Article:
Several studies have implied that IFN-γ is involved in the pathogenesis of endotoxin induced uveitis (EIU), although its exact contribution remains unclear. IFN-γ mRNA was detected in the uvea6 7 and protein was found in aqueous humour8 during EIU. Injection of IFN-γ into the eyes of rats induced uveitis that resembled the response to lipopolysaccharide (LPS) (reviewed by De Vos et al 9) and transgenic mice expressing IFN-γ in the eye developed profound intraocular inflammation,10 11 indicating that this cytokine may have uveitogenic properties. Strikingly, systemic administration of anti-IFN-γ antibodies resulted in an exacerbation of EIU.12 Moreover, Whitcup et al showed recently that the beneficial effect of intraocular IL-12 treatment on EIU was associated with increased levels of aqueous IFN-γ.8 It has been hypothesised that the “paradoxical” effects of IFN-γ in EIU may be concentration dependent.8
The present study investigated the source of IFN-γ in the iris during EIU in the rat. Earlier attempts, using immunohistochemical analysis of tissue sections, did not reveal IFN-γ positive cells in the eye during EIU.13 Previously, we have used immunohistochemical analysis of tissue whole mounts to assess cellular changes in the retina and choroid during EIU14 15 and noted the higher resolution of this technique compared with the former. In the study presented here, we show IFN-γ immunoreactivity is expressed in iris nerve fibres during endotoxin induced uveitis.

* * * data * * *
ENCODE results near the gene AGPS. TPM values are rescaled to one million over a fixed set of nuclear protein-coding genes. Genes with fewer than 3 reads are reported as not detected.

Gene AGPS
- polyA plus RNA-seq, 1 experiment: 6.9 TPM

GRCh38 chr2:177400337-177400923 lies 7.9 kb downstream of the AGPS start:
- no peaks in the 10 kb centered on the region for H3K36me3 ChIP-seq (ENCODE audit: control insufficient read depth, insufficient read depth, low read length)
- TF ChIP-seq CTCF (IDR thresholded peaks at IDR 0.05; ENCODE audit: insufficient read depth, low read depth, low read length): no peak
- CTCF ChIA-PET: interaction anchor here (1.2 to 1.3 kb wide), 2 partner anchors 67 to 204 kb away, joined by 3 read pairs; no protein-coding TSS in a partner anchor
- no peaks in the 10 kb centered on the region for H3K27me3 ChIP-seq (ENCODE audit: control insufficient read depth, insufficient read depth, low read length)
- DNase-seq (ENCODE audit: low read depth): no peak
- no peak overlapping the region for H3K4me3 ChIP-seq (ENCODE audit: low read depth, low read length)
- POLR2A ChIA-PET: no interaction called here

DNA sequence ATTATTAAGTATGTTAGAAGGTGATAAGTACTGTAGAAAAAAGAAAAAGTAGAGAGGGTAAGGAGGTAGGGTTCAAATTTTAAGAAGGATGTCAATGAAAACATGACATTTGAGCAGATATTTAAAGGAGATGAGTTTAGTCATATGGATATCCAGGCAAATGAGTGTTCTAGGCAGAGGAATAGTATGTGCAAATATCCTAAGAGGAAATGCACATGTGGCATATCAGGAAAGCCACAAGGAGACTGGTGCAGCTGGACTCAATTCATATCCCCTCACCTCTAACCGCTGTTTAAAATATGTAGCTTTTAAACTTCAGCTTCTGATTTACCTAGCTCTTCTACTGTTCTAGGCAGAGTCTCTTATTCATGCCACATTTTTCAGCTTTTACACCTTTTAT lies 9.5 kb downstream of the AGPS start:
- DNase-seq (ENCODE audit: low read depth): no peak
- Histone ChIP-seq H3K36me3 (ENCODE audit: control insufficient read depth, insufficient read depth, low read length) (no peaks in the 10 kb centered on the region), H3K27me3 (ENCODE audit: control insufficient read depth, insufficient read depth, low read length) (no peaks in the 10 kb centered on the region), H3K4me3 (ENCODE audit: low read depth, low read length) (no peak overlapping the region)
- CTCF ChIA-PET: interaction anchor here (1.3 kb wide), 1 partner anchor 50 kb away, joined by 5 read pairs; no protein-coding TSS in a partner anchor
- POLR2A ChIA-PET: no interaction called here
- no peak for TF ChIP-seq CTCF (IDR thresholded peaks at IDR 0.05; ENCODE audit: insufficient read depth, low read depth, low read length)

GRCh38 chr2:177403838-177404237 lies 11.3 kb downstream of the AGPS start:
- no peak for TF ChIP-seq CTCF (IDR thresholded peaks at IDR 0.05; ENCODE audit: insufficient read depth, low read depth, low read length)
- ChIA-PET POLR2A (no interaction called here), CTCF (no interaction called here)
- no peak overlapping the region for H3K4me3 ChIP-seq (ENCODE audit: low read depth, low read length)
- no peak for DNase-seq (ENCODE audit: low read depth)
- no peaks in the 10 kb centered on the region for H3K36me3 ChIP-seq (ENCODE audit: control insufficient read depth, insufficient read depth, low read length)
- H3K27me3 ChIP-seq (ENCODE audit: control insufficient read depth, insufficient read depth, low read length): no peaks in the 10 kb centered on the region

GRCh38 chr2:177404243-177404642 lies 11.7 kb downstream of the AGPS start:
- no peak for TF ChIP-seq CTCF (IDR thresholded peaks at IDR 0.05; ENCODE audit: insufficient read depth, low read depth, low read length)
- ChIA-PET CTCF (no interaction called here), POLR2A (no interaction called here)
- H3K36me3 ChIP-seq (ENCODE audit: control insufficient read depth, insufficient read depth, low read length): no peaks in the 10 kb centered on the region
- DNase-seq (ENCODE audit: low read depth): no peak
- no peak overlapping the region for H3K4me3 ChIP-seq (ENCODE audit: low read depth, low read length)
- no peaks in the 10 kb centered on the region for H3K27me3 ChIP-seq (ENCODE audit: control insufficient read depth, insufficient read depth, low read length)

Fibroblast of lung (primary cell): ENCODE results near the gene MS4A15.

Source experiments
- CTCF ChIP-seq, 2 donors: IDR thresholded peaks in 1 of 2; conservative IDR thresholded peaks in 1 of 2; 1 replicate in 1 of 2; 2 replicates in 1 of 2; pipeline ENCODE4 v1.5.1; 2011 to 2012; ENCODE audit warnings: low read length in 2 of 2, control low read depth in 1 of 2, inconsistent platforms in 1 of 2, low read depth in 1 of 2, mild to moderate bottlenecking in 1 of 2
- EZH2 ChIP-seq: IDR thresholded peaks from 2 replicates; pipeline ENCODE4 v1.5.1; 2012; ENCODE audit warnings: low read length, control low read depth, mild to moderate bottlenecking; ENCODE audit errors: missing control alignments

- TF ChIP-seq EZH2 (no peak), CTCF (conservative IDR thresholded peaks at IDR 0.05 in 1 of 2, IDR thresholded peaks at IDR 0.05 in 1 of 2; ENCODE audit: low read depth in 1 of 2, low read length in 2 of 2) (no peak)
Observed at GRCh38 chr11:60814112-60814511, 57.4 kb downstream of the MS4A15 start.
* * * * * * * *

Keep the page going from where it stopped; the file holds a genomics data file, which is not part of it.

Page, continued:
Materials and methods
Inbred male Lewis rats (6–8 weeks of age), weighing 150–200 g, were purchased from Harlan (Zeist, Netherlands). All rats were treated according to the ARVO resolution on the use of animals in research.Salmonella typhimurium LPS (Difco, Detroit, MI, USA) was dissolved in sterile pyrogen free saline 0.9% at a concentration of 2 mg/ml and 50 μl was injected into both hind foot pads of rats, the total dose of LPS per animal being 200 μg.14 Before the enucleation of eyes, rats were injected with 1500 IU intravenous heparin and perfused with 250 ml cold phosphate buffered saline (PBS, pH 7.4) via the left ventricle during systemic anaesthesia, as previously described.14 Eyes were enucleated at different times—that means, before LPS injection (normal controls) and 4, 8, 16, 24, 48, 72, 96 hours and 7, 10, and 14 days after LPS injection. Enucleated eyes were dissected behind the ciliary body after which the lens together with remaining vitreous fluid was removed from the anterior part. The iris ciliary body was carefully separated from the sclera and fixed in cold 100% ethanol for 5 minutes. Fixed iris ciliary body whole mounts were placed in PBS and stored at 4°C until use.